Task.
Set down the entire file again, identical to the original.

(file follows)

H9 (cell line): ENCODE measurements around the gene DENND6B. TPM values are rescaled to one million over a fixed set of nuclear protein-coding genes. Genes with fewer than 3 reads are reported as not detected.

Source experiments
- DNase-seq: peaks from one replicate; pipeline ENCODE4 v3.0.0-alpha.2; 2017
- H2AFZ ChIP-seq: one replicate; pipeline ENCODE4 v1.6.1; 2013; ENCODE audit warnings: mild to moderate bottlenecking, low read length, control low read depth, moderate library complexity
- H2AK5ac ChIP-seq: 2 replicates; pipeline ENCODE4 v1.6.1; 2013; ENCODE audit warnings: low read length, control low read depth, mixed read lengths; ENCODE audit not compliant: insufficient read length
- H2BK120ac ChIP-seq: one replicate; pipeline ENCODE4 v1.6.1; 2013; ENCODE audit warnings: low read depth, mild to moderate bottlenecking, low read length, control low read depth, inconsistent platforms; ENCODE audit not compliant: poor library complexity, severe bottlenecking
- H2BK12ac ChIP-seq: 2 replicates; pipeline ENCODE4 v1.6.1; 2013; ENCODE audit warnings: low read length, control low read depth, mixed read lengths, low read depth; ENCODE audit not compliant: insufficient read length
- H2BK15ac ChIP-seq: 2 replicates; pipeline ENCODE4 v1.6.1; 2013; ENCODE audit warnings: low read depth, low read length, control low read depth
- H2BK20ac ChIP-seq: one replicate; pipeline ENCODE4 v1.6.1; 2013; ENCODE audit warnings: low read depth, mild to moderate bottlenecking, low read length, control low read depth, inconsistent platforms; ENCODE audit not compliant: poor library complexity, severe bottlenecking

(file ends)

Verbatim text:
H9 (cell line): ENCODE measurements around the gene DENND6B. TPM values are rescaled to one million over a fixed set of nuclear protein-coding genes. Genes with fewer than 3 reads are reported as not detected.

Source experiments
- DNase-seq: peaks from one replicate; pipeline ENCODE4 v3.0.0-alpha.2; 2017
- H2AFZ ChIP-seq: one replicate; pipeline ENCODE4 v1.6.1; 2013; ENCODE audit warnings: mild to moderate bottlenecking, low read length, control low read depth, moderate library complexity
- H2AK5ac ChIP-seq: 2 replicates; pipeline ENCODE4 v1.6.1; 2013; ENCODE audit warnings: low read length, control low read depth, mixed read lengths; ENCODE audit not compliant: insufficient read length
- H2BK120ac ChIP-seq: one replicate; pipeline ENCODE4 v1.6.1; 2013; ENCODE audit warnings: low read depth, mild to moderate bottlenecking, low read length, control low read depth, inconsistent platforms; ENCODE audit not compliant: poor library complexity, severe bottlenecking
- H2BK12ac ChIP-seq: 2 replicates; pipeline ENCODE4 v1.6.1; 2013; ENCODE audit warnings: low read length, control low read depth, mixed read lengths, low read depth; ENCODE audit not compliant: insufficient read length
- H2BK15ac ChIP-seq: 2 replicates; pipeline ENCODE4 v1.6.1; 2013; ENCODE audit warnings: low read depth, low read length, control low read depth
- H2BK20ac ChIP-seq: one replicate; pipeline ENCODE4 v1.6.1; 2013; ENCODE audit warnings: low read depth, mild to moderate bottlenecking, low read length, control low read depth, inconsistent platforms; ENCODE audit not compliant: poor library complexity, severe bottlenecking